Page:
of the temperature of a particular sand. Particular rheo-e
' stat settings for particular temperatures must be predeter
mined by experimentation and are indicated on the con
trol panel of the moisture meter illustrated in FIGURE
2. The wiper arm of rheostat 42 is connected to pointer
43 on the control panel in such a manner that when point
er 43 is set on the calibrated temperature [of the sand being
processed as indicated on temperature dial 45 in FIG
URE 2 the resistance of rheostat 42 is such that thecur
rent through indicator 18 will be the same as it would
be if sand of the reference temperature were being proc
high energy level during periods of low signal ‘from the
recti?er. At this time capacitor 50‘ is placed in circuit
essed.
,
12 by closing relay switch R54b by means'of relay R54
in circuit 16.
Capacitor 50 is necessary to provide a
stable representation on indicator 18 during the second “ ’ 2
stage of operation. Without capacitor 50* the representa
tion on indicator 18 would tend to‘ follow unsmoothed I
variations in the out-put signal of the recti?er duiing sec
ond stage operation of the moisture meter.
Resistor 52 ‘by means of relay switch R56a actuated
by relay R56 in circuit 16 is placed in series with indica
tor 18 and resistor 48 at the same time capacitor 50
is placed in circuit 12.
Resistor .52 serves to funther V, A‘
~
limit the portion of the signal developed by recti?er 40- gr ’ i
As indicated thermistor 47 may be used in place of
'
rheostat 42 to correct for the effect of temperature 75 which passes through indicator 18 during second stage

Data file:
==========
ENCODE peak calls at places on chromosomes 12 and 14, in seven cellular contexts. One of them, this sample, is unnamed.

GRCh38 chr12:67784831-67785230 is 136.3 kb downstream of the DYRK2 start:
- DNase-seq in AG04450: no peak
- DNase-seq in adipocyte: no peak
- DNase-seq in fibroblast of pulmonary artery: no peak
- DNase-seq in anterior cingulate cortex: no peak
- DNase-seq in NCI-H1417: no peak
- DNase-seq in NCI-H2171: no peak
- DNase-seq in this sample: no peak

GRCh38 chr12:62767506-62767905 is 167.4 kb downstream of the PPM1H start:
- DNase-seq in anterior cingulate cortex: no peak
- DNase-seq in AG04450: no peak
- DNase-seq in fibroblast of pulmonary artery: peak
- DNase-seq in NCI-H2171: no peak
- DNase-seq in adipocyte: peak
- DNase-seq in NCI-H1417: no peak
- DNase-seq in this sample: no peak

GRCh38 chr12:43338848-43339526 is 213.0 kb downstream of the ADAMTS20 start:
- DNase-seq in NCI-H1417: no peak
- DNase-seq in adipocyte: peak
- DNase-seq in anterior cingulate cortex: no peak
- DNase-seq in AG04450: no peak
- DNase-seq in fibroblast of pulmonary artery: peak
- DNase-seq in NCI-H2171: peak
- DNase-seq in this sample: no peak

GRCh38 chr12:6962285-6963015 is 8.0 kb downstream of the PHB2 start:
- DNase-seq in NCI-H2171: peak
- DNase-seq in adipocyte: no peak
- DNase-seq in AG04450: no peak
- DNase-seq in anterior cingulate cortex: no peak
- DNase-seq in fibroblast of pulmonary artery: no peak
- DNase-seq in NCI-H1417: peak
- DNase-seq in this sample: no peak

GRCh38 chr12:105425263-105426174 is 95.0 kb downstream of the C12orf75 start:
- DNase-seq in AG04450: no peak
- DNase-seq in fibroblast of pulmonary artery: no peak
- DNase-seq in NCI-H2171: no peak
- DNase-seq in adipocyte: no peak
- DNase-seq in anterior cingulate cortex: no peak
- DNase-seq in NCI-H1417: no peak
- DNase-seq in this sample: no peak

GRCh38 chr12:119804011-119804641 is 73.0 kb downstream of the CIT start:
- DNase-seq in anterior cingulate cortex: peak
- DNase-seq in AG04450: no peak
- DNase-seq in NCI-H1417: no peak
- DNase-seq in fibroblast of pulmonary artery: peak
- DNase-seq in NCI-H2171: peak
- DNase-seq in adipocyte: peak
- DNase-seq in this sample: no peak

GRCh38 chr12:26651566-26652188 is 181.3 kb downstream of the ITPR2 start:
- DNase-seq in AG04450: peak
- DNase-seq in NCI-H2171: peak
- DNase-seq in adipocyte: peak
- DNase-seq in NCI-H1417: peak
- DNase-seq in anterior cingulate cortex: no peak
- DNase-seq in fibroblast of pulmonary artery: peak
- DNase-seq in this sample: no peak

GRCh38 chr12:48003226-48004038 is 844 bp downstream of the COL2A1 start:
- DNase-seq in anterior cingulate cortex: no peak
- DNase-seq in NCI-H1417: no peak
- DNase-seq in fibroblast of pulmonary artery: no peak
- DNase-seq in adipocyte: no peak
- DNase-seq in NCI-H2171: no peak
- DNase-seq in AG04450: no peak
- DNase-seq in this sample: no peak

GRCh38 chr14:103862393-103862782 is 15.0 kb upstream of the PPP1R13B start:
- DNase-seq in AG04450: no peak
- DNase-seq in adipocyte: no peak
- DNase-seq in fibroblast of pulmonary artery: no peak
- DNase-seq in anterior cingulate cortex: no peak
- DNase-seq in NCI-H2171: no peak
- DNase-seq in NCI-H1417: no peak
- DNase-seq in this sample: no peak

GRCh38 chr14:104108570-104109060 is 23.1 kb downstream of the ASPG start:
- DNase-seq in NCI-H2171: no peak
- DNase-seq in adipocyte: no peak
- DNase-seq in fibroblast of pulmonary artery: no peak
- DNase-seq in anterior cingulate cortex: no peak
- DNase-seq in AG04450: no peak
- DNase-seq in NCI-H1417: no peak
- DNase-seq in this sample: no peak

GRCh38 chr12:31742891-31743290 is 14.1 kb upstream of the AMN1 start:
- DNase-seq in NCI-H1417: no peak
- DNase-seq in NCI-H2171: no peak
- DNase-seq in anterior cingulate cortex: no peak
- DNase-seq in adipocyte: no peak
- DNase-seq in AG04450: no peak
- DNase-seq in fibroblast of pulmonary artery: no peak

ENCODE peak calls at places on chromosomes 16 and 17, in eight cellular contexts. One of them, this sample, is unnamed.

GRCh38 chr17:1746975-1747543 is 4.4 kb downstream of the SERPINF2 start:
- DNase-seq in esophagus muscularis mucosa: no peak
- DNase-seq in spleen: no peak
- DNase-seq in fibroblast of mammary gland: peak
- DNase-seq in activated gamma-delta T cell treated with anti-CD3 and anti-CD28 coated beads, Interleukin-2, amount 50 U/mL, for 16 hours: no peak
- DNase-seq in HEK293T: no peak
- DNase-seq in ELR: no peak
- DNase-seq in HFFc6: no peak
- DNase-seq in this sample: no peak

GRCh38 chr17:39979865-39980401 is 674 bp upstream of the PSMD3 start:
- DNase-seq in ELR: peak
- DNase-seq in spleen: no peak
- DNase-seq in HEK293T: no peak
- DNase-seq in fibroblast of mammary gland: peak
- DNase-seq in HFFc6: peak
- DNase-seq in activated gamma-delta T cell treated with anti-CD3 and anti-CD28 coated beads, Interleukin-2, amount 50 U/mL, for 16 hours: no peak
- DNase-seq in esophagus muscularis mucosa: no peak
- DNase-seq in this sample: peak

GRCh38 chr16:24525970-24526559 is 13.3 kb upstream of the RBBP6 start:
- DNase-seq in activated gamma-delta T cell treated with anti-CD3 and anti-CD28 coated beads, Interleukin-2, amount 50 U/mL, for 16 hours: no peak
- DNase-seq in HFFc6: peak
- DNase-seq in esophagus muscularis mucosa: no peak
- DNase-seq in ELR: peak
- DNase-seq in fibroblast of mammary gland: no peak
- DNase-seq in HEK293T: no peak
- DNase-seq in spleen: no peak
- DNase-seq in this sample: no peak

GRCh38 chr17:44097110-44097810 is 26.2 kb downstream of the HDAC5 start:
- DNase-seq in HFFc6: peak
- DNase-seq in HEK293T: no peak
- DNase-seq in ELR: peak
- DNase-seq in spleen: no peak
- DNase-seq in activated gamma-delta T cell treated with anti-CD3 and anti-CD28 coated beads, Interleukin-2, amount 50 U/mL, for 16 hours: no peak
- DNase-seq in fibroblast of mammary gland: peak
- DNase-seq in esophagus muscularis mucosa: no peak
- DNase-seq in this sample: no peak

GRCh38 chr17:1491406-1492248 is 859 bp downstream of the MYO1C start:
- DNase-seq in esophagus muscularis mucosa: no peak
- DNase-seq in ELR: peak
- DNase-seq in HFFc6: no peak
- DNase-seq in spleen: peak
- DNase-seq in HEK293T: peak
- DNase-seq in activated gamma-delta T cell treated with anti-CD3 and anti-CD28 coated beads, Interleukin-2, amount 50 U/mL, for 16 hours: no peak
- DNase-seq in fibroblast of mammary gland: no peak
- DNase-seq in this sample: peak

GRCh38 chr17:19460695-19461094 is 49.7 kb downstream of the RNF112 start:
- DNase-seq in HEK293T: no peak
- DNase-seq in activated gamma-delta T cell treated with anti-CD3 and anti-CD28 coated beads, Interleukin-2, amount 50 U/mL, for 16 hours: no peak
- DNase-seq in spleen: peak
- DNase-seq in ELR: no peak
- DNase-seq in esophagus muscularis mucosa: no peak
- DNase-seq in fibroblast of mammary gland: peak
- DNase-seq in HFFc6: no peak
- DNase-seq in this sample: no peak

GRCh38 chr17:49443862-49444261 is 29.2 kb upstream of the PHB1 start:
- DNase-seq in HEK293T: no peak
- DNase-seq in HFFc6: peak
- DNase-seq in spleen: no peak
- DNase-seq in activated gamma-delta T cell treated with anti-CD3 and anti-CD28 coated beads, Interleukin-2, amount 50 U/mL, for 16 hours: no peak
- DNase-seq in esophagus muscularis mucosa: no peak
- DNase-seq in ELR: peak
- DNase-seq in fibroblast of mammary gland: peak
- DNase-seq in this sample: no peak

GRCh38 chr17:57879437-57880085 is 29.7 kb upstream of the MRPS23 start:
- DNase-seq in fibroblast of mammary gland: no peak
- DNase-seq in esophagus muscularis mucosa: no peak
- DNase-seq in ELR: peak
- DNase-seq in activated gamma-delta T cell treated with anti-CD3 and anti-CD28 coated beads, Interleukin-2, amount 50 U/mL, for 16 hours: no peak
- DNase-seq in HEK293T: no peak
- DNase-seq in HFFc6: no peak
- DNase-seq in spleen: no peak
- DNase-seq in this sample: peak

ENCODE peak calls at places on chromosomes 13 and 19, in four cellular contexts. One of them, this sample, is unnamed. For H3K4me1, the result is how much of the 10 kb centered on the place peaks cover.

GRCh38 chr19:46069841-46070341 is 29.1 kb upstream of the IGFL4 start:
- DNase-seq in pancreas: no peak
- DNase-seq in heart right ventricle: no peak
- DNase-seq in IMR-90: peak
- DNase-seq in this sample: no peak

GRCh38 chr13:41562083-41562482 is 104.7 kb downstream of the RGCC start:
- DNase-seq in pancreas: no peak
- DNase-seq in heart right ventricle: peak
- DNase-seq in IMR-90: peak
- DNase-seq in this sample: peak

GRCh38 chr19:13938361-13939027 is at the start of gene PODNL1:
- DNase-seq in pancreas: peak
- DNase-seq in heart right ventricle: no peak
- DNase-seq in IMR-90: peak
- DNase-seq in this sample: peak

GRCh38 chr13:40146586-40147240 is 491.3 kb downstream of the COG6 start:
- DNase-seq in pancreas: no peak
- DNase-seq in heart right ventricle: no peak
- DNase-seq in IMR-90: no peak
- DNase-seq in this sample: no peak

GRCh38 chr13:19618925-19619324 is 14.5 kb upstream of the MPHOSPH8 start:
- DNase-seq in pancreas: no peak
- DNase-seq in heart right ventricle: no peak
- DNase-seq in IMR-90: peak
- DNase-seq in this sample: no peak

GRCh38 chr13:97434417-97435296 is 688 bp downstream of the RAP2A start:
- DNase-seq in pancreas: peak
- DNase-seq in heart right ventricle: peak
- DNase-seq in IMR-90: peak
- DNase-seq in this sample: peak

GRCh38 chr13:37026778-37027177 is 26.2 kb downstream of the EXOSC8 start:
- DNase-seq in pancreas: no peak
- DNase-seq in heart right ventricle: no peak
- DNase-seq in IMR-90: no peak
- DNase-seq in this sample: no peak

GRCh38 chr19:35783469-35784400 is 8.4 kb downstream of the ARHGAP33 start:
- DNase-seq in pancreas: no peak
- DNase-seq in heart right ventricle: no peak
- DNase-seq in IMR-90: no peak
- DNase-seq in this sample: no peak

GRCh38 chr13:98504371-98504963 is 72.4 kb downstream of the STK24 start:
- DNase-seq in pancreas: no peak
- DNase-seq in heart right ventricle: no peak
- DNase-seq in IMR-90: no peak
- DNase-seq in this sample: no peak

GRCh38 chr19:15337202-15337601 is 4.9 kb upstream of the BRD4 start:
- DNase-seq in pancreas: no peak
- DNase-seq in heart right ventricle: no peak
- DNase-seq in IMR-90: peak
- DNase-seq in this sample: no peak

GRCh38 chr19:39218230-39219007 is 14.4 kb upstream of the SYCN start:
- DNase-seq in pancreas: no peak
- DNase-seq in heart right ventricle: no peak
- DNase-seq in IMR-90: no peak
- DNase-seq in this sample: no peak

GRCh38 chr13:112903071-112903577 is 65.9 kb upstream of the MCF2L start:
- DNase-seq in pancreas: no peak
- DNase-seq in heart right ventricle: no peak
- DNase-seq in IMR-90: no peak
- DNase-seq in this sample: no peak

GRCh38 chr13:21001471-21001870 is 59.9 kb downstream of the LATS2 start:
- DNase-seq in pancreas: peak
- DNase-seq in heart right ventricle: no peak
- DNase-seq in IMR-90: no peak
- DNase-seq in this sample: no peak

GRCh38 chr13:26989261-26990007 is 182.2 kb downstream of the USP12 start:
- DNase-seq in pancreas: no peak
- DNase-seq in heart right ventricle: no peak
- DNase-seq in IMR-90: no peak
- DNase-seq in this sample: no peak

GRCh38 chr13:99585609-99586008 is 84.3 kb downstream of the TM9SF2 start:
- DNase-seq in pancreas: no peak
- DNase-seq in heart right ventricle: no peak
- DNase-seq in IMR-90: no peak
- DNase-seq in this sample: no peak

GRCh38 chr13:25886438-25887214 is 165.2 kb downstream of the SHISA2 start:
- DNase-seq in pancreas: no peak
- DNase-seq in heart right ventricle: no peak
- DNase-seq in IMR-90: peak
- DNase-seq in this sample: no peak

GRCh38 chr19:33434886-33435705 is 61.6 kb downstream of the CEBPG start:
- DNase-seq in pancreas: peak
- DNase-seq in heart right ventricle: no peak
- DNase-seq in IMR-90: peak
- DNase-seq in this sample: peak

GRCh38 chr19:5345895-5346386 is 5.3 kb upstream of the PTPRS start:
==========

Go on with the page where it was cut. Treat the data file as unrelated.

3,046,628
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operation and provides a lower indicator representation
for the same smoothed signal from recti?er 40 during sec
ond stage operation than during ?rst stage operation there
by extending the effective range of indicator 18‘ for sec
ond stage operation.
Indicator 18 as shown is connected in series with re
sistor 48 and at time of high signal from recti?er 40 is
also connected in series with resistor 52 across the out
put of recti?er 40. Indicator 18 may be any indicator
such as a micro-amp. meter capable of producing visual
representations on application thereto of small direct cur
rents. If desired the meter may be calibrated for ?rst
and second stage operation on separate scales directly
in moisture content of the sand being processed. The
dial 83 of indicator 18 is visible on the control panel of
the moisture meter as shown in FIGURE 2. The actuat
ing element in indicator 18 is shown as a coil 85.
Circuit 14 includes transformer secondary 26, recti?er
84, electromagnet 86, switch 88‘, relay R90 and normally
closed relay switch R'54a. Circuit 14 activates circuit 16
in response to a representation on indicator 18 of a pre
determined magnitude.
Recti?er 84 is similar to recti?er 40 and as shown is a
full wave recti?er including four single direction elements
94, 96, 98 and 100 connected in the usual manner.
An alternating signal is developed across transformer
secondary 26 when power source switch 28 is closed.
switch R9011 has beenopened due to the deenergizing of
relay R90 in circuit 14. Relays R54, R56 and R117 and
indicator light 128 are energized by the closing of relay
switch R118b.
Relay R54 on being energized functions to close relay
switch R54b in circuit '12 thereby placing capacitor 50 in
circuit 12. Relay R54 also acts to open relay switch ‘R541:
in circuit 14 thereby deenergizing series loop 106 includ
ing relay R90 as previously indicated. Relay R56 func
tions to move relay switch R56a so that resistor 52 is
placed in circuit 12. Indicator light 128 is intended to
inform the operator of the moisture meter that the meter
is in second stage operation and as indicated relay 117
functions to close valve 19 stopping the addition of mois